### Orthogonal Polynomials via the Riemann-Hilbert Problem

In this post, I would like to introduce one extremely lucrative way of characterizing orthogonal polynomials, the Riemann-Hilbert problem (RHP). Our input data consists of two things: a contour and a jump matrix. More precisely, given an oriented contour $\Sigma \in \mathbb{C}$ ($+/-$ side is to the left/right, respectively, with respect to given orientation), let $\Sigma^\circ := \Sigma \setminus \{ \text{points of self-intersection and end points} \}$. Furthermore, we take as input an $n \times n$ jump matrix $\boldsymbol J(z)$ defined for $z \in \Sigma^{\circ}$. Then, a RHP asks us to find an $n \times n$ matrix-valued function $\boldsymbol M(z)$ which satisfies the following conditions:To solve this problem, we can think of taking a logarithm $g(z) = \log(f(z))$, and solving an auxiliary RHP

- $\boldsymbol M(z)$ is analytic (entry-wise) in $\mathbb{C} \setminus \Sigma$ and,
- $\boldsymbol M_+(x) = \boldsymbol M_-(x) \boldsymbol J(x)$ for all $x \in \Sigma^\circ$, where $\boldsymbol M_{\pm}(x) = \displaystyle \lim_{\pm \text{ side }\ni x' \to x \in \Sigma} M_{\pm}(x')$.

Often times, a normalization condition is tacked on to ensure uniqueness of solution. Indeed, note that if $\boldsymbol M(z)$ satisfies the above conditions, then so does $\boldsymbol E(z) \boldsymbol M(z)$ for any entire matrix $\boldsymbol E(z)$.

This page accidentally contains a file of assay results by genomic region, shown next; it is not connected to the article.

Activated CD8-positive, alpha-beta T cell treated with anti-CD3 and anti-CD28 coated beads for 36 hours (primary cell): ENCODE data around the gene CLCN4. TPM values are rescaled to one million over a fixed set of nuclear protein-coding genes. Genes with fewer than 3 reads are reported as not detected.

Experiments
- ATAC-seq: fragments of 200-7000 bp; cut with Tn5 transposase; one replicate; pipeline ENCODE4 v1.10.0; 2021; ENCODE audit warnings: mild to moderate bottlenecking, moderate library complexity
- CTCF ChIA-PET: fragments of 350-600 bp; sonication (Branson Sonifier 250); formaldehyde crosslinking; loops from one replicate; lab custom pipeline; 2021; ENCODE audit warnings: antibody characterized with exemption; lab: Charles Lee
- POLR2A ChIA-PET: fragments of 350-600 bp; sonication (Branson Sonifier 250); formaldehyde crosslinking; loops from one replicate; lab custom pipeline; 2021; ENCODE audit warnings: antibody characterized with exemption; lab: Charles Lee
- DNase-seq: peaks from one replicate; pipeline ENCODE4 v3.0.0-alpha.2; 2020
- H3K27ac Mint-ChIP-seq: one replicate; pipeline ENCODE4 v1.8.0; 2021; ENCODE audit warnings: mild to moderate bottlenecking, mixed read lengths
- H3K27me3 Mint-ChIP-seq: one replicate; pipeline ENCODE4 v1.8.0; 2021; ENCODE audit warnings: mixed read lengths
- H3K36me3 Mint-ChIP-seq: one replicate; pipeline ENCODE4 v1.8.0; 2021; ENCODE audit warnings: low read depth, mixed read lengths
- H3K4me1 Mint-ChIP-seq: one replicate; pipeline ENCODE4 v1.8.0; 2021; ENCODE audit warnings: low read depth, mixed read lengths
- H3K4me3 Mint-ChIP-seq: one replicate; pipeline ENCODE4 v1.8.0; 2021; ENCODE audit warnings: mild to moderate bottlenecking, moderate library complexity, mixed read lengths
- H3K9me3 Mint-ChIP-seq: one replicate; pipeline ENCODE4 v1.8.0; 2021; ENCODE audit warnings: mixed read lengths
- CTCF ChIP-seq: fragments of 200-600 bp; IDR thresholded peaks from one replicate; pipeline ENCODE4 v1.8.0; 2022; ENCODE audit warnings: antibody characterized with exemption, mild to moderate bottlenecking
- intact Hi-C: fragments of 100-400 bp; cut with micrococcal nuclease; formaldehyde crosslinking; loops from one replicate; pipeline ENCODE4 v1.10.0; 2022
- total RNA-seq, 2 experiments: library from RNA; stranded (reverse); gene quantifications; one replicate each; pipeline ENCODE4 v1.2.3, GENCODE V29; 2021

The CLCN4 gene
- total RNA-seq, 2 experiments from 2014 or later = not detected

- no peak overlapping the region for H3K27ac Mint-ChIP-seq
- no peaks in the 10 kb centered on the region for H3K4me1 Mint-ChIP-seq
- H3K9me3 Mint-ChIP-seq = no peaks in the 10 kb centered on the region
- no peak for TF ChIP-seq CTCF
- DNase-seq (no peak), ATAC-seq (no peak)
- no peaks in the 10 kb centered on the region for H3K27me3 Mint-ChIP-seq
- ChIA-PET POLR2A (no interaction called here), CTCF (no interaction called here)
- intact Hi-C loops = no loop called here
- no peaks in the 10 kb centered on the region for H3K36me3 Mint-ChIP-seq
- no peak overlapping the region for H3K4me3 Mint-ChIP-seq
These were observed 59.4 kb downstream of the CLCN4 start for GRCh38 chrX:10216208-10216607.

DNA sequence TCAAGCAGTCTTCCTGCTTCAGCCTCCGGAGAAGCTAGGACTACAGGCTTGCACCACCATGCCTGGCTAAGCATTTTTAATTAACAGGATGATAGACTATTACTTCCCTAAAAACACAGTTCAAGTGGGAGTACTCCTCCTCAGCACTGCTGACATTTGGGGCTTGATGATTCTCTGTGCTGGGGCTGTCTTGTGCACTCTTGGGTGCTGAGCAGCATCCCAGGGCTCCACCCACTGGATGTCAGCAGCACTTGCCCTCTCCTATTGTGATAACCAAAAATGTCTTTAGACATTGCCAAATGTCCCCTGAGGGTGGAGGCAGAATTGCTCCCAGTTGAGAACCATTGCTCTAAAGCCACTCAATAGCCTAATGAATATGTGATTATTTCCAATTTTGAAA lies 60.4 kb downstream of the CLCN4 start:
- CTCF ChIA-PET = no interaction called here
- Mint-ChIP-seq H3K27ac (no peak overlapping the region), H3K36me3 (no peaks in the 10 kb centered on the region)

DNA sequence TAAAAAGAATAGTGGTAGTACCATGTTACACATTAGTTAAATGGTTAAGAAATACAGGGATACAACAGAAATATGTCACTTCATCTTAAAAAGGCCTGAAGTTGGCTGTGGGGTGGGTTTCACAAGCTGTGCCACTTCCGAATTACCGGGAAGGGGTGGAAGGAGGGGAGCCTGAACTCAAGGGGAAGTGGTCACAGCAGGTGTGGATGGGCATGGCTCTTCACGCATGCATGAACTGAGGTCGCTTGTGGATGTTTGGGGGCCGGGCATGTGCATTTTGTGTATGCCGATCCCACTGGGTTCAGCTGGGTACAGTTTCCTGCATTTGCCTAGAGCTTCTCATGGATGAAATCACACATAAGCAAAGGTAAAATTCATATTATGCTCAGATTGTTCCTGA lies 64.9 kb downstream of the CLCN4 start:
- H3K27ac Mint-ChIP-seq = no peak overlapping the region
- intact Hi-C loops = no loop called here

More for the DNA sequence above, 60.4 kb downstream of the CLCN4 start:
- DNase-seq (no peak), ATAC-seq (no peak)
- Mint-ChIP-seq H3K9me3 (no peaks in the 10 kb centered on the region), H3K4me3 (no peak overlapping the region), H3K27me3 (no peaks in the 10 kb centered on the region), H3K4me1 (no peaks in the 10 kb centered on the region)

## scalar case

Let's try out a simple version of this problem by considering the $n = 1$ case on the real line, which is a scalar boundary-value problem. Given a weight $w(z) \in L_1(\mathbb{R}), \ z \in \mathbb{R}$ which is Hölder continuous and non-vanishing on $\mathbb{R}$, we're looking for a function $f(z)$ satisfying- $f(z)$ analytic in $\mathbb{C} \setminus \mathbb{R}$,
- $f_+(x) = f_-(x) w(x)$ for all $x \in \mathbb{R}$,
- $f(x) = 1 + \mathcal{O}(1/z)$ as $z \to \infty$.

- $g(z)$ analytic in $\mathbb{C} \setminus \mathbb{R}$,
- $g_+(x) = g_-(x) + \log(w(x))$ for all $x \in \mathbb{R}$,
- $g(x) = \mathcal{O}(1/z)$ as $z \to \infty$.

where $\log(w(x))$ is single-valued and Hölder continuous on $\mathbb{R}$ as well! We will see in a second that the choice of branch of the logarithm is not important for us. With the help of the Plemelj-Sokhotski formulas (a proof of which can be found in Gakhov's

*Boundary Value Problems*), we find that the Cauchy transform \[ g(z) = \dfrac{1}{2 \pi i} \int_{\mathbb{R}} \dfrac{\log(w(x))}{z - x} dx\] solves the above RHP, and so we take $ f(z) = e^{g(z)}$, we have solved our problem. Unfortunately, a similar procedure can't work for $n>1$ for the lack of a matrix-valued logarithm.## RHP for orthogonal polynomials

That being said, we

*can*solve some RHPs. One such problem, discovered by Fokas, Its, and Kitaev, is the RHP characterization for orthogonal polynomials. Given a weight function $w(z)$ such that $x^j w(x) \in L_1(\mathbb{R})$ for $j = 0, 1, 2,...$, we seek a $2 \times 2$ matrix $\boldsymbol Y_n(z)$ which satisfies (henceforth denoted RHP-$\boldsymbol Y_n$)- $\boldsymbol Y_n(z)$ is analytic in $\mathbb{C} \setminus \mathbb{R}$ and,
- $\boldsymbol Y_{n,+}(x) = \boldsymbol Y_{n,-}(x) \left(\begin{matrix} 1 & w(x) \\ 0 & 1 \end{matrix} \right)$ for all $x \in \mathbb{R}$,
- $\boldsymbol Y_n = (\boldsymbol I + \mathcal {O}_n(1/z))\left(\begin{matrix} z^n & 0 \\ 0 &z^{-n} \end{matrix} \right) $ as $z \to \infty$.

It turns out that this RHP is uniquely solvable by the matrix \[ \boldsymbol Y_n(z) = \left( \begin{matrix} P_{n}(z) & \dfrac{1}{2\pi i} \displaystyle \int_{\mathbb{R}} \dfrac{(P_n w)(x)}{z - x} dx \\ Q_{n - 1}(z) & \dfrac{1}{2\pi i} \displaystyle \int_{\mathbb{R}} \dfrac{(Q_{n-1} w)(x)}{z - x} dx \end{matrix} \right), \quad Q_{n}(z) = -\dfrac{2\pi i}{h_{n}}P_{n}(z), \]